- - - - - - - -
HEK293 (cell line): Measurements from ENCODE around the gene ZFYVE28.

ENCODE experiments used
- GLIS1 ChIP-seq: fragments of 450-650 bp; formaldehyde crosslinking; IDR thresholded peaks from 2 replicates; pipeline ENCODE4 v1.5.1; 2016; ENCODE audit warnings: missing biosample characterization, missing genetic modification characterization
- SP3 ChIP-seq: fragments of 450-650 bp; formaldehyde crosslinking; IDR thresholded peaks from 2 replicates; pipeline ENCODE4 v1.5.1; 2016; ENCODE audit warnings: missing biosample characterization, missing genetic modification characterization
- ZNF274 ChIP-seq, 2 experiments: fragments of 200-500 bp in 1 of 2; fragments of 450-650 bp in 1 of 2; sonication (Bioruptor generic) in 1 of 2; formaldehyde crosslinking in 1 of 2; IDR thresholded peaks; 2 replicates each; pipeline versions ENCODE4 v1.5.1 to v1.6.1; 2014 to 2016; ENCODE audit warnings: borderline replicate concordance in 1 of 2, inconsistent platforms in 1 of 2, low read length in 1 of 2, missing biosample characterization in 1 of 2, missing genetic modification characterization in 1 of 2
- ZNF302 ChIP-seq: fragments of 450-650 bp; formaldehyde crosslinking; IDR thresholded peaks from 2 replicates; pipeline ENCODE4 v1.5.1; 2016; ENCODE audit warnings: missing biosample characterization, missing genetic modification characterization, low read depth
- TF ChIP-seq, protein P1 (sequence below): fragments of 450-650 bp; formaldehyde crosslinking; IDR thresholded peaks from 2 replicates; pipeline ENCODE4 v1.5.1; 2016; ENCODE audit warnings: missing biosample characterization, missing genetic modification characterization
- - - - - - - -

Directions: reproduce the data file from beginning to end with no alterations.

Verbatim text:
HEK293 (cell line): Measurements from ENCODE around the gene ZFYVE28.

ENCODE experiments used
- GLIS1 ChIP-seq: fragments of 450-650 bp; formaldehyde crosslinking; IDR thresholded peaks from 2 replicates; pipeline ENCODE4 v1.5.1; 2016; ENCODE audit warnings: missing biosample characterization, missing genetic modification characterization
- SP3 ChIP-seq: fragments of 450-650 bp; formaldehyde crosslinking; IDR thresholded peaks from 2 replicates; pipeline ENCODE4 v1.5.1; 2016; ENCODE audit warnings: missing biosample characterization, missing genetic modification characterization
- ZNF274 ChIP-seq, 2 experiments: fragments of 200-500 bp in 1 of 2; fragments of 450-650 bp in 1 of 2; sonication (Bioruptor generic) in 1 of 2; formaldehyde crosslinking in 1 of 2; IDR thresholded peaks; 2 replicates each; pipeline versions ENCODE4 v1.5.1 to v1.6.1; 2014 to 2016; ENCODE audit warnings: borderline replicate concordance in 1 of 2, inconsistent platforms in 1 of 2, low read length in 1 of 2, missing biosample characterization in 1 of 2, missing genetic modification characterization in 1 of 2
- ZNF302 ChIP-seq: fragments of 450-650 bp; formaldehyde crosslinking; IDR thresholded peaks from 2 replicates; pipeline ENCODE4 v1.5.1; 2016; ENCODE audit warnings: missing biosample characterization, missing genetic modification characterization, low read depth
- TF ChIP-seq, protein P1 (sequence below): fragments of 450-650 bp; formaldehyde crosslinking; IDR thresholded peaks from 2 replicates; pipeline ENCODE4 v1.5.1; 2016; ENCODE audit warnings: missing biosample characterization, missing genetic modification characterization